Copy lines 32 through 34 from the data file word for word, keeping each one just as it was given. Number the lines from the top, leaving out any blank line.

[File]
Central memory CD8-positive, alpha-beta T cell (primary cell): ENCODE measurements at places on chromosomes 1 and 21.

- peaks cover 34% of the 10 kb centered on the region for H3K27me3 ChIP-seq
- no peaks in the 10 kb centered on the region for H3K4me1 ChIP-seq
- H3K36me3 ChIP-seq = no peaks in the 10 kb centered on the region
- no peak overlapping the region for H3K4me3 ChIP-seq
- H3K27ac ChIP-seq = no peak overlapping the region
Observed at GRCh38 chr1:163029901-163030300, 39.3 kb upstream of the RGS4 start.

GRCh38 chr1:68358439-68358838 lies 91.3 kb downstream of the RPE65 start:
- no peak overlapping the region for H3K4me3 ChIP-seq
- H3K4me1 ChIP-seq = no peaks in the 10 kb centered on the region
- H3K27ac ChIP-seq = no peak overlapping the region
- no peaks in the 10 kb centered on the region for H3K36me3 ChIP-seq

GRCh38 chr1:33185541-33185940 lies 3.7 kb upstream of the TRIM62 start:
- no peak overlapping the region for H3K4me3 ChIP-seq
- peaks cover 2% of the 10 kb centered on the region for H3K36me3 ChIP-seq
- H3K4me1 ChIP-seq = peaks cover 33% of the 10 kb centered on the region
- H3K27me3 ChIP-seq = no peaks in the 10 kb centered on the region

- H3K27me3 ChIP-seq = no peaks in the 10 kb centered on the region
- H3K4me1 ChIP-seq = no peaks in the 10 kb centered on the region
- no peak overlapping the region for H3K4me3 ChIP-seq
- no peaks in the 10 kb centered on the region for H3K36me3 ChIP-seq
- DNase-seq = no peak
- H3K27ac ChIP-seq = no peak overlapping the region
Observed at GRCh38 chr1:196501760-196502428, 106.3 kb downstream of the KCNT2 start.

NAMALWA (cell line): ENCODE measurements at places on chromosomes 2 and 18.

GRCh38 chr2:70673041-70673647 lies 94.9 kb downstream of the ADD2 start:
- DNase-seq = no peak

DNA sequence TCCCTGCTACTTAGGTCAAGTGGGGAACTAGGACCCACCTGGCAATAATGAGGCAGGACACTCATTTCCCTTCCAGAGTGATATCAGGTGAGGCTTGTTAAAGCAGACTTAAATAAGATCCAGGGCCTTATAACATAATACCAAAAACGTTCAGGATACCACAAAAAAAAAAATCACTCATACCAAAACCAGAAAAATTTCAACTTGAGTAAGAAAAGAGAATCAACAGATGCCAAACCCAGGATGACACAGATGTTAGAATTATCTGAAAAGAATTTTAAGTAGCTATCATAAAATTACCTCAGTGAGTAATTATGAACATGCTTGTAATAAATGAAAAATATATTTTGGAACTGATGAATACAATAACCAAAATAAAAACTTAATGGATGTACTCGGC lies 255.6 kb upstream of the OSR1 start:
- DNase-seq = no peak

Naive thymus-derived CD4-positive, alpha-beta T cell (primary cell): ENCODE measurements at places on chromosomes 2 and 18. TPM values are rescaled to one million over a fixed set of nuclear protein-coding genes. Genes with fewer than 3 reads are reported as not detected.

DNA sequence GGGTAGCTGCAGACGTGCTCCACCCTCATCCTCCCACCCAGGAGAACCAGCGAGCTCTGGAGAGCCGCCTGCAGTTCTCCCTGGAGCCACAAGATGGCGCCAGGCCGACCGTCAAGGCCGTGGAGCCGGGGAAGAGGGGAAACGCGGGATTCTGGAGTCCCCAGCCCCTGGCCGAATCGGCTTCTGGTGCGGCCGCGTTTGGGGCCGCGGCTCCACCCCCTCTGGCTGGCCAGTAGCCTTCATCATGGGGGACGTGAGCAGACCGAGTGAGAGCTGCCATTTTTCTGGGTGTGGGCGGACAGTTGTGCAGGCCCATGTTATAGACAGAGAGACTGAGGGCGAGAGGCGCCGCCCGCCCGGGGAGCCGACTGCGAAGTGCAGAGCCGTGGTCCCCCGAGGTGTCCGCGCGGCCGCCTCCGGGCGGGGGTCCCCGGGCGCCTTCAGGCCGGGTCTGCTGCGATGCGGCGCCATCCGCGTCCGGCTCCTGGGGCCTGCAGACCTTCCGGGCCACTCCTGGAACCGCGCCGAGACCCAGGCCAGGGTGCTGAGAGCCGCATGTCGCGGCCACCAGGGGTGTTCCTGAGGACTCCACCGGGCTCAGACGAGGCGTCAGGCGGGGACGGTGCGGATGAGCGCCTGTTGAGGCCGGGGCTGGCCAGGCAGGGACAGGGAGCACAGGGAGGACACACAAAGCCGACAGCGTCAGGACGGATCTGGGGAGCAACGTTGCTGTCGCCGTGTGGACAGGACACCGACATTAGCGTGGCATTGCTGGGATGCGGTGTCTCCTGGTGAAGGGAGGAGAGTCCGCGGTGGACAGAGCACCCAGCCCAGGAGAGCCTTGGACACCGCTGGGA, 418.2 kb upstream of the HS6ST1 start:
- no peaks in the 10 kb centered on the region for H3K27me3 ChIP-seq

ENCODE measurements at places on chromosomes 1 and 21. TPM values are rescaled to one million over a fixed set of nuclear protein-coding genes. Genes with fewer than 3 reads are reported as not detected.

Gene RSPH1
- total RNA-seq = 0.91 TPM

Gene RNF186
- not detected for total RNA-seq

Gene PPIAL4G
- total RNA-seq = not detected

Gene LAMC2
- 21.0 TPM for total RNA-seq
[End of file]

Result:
- no peaks in the 10 kb centered on the region for H3K27me3 ChIP-seq

ENCODE measurements at places on chromosomes 1 and 21. TPM values are rescaled to one million over a fixed set of nuclear protein-coding genes. Genes with fewer than 3 reads are reported as not detected.

Gene RSPH1